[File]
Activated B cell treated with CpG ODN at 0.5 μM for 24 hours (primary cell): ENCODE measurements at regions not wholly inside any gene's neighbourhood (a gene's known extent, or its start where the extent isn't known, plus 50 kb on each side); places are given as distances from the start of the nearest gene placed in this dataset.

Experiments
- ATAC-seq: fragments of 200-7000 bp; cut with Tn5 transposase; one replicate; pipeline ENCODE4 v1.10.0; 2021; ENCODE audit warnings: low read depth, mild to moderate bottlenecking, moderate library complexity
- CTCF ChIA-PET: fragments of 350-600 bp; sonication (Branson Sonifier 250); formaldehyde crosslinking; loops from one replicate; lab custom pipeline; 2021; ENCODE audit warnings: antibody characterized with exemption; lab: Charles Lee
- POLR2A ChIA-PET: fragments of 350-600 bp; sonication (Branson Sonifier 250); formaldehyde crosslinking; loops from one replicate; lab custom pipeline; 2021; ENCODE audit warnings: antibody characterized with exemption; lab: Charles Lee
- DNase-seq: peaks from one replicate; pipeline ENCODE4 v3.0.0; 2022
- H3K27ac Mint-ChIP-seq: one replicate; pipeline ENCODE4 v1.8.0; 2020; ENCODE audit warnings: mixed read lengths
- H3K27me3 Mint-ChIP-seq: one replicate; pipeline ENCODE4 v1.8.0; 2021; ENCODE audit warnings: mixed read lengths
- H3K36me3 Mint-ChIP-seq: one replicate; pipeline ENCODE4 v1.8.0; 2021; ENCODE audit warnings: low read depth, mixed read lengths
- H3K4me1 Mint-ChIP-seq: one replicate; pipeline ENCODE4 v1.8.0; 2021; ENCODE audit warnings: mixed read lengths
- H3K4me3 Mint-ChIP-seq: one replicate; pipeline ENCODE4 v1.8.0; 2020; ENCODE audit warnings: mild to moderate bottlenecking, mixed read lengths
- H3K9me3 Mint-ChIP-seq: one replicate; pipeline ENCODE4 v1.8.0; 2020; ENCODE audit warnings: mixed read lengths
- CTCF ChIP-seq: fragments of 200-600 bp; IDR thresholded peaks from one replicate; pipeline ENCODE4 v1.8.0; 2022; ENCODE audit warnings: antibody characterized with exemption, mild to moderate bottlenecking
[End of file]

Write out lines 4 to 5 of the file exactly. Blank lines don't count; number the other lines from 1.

- CTCF ChIA-PET: fragments of 350-600 bp; sonication (Branson Sonifier 250); formaldehyde crosslinking; loops from one replicate; lab custom pipeline; 2021; ENCODE audit warnings: antibody characterized with exemption; lab: Charles Lee
- POLR2A ChIA-PET: fragments of 350-600 bp; sonication (Branson Sonifier 250); formaldehyde crosslinking; loops from one replicate; lab custom pipeline; 2021; ENCODE audit warnings: antibody characterized with exemption; lab: Charles Lee